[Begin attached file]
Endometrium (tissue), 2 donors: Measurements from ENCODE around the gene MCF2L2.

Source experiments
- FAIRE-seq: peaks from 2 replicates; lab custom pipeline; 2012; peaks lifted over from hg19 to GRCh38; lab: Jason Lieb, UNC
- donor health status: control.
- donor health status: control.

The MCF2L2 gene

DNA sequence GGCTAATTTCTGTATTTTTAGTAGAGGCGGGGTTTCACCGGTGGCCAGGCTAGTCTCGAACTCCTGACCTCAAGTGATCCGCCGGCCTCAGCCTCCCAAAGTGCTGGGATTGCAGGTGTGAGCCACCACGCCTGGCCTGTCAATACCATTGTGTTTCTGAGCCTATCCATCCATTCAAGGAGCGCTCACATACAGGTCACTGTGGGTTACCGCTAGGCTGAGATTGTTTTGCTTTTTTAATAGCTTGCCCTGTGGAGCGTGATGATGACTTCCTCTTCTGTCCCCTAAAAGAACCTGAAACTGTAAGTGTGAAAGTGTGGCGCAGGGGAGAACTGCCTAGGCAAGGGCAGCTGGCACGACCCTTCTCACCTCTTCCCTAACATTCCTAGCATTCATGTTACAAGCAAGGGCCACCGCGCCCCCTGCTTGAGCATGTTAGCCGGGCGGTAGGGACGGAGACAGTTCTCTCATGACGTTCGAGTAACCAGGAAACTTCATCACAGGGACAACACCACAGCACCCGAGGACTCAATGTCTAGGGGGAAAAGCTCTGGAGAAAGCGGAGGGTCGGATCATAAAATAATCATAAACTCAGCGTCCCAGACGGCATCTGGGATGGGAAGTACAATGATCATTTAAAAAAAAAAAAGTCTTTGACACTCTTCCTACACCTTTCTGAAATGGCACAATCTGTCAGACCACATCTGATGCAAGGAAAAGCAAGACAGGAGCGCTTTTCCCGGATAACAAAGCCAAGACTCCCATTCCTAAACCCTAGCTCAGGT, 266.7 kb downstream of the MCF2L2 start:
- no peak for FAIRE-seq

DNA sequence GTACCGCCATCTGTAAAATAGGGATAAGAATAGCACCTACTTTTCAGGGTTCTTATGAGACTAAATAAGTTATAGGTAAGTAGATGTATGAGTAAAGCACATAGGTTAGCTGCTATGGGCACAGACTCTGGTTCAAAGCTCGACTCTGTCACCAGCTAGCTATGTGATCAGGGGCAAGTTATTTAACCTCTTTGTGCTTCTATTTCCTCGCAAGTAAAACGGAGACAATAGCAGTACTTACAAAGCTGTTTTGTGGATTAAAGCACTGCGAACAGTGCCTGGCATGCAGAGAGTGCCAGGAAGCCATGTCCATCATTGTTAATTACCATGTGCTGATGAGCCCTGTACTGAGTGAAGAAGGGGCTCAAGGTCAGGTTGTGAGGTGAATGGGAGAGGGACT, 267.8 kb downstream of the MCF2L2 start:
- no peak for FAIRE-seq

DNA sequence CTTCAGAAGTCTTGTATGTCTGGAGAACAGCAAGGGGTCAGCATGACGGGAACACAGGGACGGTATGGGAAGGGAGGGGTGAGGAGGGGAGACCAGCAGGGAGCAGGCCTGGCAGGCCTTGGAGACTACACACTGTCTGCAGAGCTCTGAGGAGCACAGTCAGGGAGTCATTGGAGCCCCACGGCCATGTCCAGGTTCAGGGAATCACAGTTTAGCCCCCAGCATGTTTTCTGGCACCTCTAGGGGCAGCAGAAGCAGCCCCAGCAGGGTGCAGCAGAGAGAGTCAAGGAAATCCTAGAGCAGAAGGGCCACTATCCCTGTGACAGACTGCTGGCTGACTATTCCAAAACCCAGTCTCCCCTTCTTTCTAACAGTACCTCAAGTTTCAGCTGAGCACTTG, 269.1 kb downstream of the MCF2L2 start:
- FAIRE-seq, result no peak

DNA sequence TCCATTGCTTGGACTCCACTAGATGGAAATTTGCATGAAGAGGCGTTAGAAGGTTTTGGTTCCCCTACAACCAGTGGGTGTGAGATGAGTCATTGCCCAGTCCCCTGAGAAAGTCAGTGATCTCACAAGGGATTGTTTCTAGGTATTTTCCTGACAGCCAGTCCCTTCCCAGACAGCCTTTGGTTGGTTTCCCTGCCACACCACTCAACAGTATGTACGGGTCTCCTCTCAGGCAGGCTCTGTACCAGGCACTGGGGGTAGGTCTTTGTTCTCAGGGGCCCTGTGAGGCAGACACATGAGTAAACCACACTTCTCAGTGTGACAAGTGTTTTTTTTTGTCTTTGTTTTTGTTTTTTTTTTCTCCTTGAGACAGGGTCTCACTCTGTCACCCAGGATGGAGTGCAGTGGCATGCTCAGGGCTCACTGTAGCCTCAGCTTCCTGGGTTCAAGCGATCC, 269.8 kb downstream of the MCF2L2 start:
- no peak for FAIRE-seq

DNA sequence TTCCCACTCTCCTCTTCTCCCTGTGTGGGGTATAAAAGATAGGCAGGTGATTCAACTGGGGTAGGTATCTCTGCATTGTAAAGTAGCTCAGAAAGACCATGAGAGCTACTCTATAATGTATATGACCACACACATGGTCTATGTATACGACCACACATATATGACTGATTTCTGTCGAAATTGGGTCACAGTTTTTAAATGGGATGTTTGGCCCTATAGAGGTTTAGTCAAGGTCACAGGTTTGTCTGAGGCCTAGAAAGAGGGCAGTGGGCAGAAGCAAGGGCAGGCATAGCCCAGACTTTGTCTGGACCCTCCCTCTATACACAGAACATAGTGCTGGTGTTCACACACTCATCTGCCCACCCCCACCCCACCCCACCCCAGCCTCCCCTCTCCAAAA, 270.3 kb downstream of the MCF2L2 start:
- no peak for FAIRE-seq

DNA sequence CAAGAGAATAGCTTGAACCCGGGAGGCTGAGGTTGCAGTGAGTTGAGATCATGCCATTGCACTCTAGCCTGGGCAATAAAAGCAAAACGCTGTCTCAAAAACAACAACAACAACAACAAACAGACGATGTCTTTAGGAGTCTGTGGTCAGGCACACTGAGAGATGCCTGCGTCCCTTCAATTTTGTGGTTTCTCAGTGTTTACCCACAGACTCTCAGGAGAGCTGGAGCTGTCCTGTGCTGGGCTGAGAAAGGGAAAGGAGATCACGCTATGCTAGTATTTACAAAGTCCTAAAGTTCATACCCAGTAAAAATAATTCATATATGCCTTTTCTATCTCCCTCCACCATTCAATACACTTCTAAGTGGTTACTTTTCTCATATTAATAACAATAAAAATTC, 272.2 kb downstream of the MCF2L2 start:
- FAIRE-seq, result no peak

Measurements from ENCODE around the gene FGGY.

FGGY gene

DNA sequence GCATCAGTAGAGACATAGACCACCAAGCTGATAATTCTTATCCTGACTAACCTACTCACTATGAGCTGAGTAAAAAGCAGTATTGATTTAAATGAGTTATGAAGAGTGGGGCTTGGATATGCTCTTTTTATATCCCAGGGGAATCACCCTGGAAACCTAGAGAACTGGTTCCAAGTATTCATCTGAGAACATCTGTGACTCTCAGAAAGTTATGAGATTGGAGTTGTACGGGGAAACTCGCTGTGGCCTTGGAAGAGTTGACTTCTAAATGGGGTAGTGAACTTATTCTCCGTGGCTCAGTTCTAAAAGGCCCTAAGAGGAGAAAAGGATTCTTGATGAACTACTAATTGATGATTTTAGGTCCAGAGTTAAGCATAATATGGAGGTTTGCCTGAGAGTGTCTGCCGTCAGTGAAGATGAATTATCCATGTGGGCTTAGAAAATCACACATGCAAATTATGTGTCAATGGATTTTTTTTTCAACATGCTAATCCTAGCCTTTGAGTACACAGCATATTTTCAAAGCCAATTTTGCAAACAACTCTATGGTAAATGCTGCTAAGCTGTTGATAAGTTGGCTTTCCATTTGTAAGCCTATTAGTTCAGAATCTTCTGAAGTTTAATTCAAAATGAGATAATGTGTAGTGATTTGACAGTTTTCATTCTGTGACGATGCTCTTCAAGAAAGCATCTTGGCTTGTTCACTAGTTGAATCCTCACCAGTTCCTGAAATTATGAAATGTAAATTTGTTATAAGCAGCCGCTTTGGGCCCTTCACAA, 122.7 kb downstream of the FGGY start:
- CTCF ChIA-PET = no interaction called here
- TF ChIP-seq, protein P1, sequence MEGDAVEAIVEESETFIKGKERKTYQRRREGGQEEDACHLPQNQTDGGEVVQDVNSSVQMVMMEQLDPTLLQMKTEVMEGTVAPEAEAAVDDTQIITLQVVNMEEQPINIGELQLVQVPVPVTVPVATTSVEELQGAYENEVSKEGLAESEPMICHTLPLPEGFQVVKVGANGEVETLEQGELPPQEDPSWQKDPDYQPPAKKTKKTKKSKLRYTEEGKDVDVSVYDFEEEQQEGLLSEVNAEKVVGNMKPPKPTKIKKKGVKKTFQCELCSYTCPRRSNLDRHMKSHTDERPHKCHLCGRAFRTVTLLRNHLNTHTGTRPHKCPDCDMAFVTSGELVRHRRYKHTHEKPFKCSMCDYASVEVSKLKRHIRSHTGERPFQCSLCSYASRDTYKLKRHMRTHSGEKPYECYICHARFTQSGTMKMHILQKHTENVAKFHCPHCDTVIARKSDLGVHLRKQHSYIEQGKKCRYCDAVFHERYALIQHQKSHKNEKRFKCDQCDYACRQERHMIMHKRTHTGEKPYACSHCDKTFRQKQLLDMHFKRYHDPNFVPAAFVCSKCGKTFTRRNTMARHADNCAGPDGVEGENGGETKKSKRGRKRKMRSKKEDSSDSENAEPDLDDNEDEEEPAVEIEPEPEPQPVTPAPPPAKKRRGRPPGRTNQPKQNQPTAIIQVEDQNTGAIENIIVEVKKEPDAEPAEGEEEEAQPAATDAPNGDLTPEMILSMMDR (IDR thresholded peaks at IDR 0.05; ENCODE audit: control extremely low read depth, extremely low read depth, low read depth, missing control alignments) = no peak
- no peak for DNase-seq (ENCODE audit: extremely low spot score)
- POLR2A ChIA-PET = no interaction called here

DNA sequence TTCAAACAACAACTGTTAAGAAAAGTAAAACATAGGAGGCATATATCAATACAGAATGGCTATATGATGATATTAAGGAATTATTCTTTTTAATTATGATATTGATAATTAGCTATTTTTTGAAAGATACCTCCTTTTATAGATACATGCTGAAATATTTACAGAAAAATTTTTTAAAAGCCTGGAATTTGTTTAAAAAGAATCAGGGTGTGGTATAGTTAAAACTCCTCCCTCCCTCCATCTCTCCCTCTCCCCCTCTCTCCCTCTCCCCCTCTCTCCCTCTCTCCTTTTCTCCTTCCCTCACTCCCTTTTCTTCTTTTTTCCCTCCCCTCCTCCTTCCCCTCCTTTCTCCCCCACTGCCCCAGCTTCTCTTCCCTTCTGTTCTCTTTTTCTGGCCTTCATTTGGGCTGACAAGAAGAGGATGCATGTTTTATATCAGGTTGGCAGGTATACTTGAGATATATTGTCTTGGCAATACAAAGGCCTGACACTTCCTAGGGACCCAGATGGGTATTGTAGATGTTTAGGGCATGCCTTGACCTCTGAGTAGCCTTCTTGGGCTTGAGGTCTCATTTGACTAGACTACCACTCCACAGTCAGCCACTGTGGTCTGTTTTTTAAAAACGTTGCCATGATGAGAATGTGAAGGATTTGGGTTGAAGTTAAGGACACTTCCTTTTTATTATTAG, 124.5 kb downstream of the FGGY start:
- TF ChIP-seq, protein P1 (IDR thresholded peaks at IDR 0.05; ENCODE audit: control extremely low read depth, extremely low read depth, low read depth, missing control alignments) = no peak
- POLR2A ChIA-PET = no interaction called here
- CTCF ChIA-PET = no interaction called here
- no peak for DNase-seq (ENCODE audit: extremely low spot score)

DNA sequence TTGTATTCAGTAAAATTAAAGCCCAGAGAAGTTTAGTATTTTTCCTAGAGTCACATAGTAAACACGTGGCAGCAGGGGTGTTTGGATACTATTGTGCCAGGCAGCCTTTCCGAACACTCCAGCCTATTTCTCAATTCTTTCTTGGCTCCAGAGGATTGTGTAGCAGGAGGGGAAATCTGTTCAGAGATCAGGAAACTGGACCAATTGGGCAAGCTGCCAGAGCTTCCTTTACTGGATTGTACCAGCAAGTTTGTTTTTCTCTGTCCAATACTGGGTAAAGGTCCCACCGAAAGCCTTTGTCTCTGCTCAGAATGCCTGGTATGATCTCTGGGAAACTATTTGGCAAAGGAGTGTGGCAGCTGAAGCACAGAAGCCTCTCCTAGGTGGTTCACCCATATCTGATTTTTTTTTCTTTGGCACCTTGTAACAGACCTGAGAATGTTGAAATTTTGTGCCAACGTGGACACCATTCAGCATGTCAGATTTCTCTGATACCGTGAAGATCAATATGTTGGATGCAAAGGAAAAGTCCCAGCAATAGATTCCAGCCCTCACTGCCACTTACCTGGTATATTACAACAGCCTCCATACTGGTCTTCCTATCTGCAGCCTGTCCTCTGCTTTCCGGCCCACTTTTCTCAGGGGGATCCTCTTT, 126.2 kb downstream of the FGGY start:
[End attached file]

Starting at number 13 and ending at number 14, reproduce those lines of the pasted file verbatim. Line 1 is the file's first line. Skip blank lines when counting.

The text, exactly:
DNA sequence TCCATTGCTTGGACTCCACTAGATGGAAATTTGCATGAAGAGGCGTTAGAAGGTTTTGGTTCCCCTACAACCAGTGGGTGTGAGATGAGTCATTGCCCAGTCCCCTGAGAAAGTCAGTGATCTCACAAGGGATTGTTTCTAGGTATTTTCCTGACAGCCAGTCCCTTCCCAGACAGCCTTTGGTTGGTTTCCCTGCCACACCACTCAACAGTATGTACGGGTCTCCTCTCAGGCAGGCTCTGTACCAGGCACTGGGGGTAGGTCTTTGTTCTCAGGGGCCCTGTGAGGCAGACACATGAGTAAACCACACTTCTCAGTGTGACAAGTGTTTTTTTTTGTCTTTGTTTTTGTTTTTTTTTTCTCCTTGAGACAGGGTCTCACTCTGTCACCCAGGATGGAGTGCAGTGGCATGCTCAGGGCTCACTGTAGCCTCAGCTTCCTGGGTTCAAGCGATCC, 269.8 kb downstream of the MCF2L2 start:
- no peak for FAIRE-seq